The Best DVD Publishers of All Time (Excluding Criterion)

It is a logical progression that, if there are DVDs, then there must be companies that publish them.

I have rarely (if ever) heard the general public discussing a specific DVD publisher. They assume that the studio makes them. This is usually true (though not always) and many of these studio produced DVDs are substandard. Yes, so called “Special Editions” are a good idea, but when every single movie seems to warrant one, they become less special and more like the same factory produced end products that…well, that summer blockbusters resemble.

Still, a few companies really do seem to put some effort into their releases. And it is those companies I wish to highlight in this post. These companies, even when they are preserving substandard films, do it with enough care to convert unbelievers into fans. Each of their DVDs are almost a work of art unto themselves, with a meticulously planned disc and careful technical credits to make sure they get it all right. If you can find anything put out by the companies below, I would highly recommend a purchase, regardless of what the film is.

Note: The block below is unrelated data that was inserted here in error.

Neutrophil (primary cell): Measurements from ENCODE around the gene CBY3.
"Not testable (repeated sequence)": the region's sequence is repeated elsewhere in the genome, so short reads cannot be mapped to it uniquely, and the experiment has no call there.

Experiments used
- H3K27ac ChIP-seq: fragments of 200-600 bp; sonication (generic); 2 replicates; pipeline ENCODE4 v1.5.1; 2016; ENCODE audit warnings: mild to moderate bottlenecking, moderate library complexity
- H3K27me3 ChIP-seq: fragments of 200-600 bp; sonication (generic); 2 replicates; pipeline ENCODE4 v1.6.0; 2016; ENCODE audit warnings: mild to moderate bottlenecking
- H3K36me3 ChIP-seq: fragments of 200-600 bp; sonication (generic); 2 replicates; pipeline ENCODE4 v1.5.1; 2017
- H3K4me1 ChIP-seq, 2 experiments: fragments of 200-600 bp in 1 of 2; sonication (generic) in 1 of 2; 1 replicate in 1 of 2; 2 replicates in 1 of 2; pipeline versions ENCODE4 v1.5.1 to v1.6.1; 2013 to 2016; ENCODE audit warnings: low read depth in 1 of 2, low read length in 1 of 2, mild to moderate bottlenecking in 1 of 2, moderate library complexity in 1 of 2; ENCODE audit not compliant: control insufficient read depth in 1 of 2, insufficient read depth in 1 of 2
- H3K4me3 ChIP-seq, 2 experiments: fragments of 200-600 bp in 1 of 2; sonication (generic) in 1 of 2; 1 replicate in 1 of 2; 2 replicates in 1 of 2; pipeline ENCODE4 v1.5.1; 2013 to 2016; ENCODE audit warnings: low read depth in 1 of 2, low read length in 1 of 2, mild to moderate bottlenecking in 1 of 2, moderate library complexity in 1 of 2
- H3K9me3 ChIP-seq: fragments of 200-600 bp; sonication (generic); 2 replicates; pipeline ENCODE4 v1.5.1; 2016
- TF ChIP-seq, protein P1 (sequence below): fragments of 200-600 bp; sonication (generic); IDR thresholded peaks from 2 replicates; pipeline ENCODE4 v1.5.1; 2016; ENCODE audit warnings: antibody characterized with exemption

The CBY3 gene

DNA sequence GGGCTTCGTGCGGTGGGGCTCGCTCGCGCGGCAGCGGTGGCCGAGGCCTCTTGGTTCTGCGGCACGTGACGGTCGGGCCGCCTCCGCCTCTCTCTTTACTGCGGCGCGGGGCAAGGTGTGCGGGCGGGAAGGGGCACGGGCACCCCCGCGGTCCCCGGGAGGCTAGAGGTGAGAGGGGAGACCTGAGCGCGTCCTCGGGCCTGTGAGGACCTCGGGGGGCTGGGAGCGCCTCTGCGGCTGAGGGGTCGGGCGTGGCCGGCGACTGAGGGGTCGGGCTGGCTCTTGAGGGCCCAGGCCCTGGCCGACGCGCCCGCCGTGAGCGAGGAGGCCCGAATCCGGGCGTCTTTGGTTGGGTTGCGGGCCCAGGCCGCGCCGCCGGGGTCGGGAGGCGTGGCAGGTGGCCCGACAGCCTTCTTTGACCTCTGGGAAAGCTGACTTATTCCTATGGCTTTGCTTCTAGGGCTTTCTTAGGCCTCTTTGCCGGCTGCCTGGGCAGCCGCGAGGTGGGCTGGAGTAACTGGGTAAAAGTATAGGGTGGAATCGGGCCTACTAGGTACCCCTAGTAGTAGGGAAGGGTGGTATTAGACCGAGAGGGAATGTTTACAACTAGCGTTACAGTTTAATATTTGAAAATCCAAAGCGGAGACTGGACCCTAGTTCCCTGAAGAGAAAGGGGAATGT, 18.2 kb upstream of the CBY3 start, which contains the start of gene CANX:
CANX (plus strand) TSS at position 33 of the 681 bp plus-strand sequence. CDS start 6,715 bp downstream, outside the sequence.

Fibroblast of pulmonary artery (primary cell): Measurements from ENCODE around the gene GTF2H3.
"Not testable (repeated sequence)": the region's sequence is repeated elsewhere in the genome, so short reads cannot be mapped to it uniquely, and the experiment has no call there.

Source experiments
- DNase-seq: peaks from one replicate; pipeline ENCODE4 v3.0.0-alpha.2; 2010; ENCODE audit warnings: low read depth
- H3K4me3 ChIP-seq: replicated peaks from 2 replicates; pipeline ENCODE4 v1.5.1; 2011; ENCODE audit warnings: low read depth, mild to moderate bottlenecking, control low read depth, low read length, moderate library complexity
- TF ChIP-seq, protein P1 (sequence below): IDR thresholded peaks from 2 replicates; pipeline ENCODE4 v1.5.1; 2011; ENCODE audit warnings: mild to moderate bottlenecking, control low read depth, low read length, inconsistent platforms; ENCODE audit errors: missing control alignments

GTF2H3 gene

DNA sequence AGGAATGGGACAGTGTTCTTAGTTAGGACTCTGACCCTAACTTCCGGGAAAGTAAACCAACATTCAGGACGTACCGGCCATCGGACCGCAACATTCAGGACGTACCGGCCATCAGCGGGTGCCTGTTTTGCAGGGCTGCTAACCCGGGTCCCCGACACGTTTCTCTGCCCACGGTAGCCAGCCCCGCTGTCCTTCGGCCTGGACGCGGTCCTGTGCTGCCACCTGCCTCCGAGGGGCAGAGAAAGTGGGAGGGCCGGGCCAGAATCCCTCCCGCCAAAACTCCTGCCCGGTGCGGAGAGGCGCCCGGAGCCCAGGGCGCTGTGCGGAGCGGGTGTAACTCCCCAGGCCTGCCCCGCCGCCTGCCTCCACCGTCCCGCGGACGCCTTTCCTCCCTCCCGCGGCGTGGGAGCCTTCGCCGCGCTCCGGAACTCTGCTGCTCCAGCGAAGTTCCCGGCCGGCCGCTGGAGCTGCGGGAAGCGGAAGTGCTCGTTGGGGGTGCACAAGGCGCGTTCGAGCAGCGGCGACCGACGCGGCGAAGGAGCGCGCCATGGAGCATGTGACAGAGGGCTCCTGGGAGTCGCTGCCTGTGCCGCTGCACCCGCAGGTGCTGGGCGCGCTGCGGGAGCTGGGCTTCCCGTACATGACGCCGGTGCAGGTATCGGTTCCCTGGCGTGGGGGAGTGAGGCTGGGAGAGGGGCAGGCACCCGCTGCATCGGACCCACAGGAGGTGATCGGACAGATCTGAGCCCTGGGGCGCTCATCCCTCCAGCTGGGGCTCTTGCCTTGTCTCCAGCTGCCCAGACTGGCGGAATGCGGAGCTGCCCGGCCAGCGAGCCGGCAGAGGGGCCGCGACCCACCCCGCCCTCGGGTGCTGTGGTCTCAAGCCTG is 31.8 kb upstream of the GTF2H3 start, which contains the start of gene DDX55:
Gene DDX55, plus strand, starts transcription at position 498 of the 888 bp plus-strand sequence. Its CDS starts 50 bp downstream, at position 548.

I also deliberately excluded the Criterion Collection because I had discussed them before and wanted to discuss other publishers. In addition, there are things that these publishers do that Criterion does not; trying to discuss Criterion in the same context as these other publishers would be inaccurate. Also, it’s The Criterion Collection; it is not fair to compare these companies with them. Would you want to read about a comparison between the New England Patriots and a minor league baseball team? Sure, they are both involved in sports, but that is about where it ends.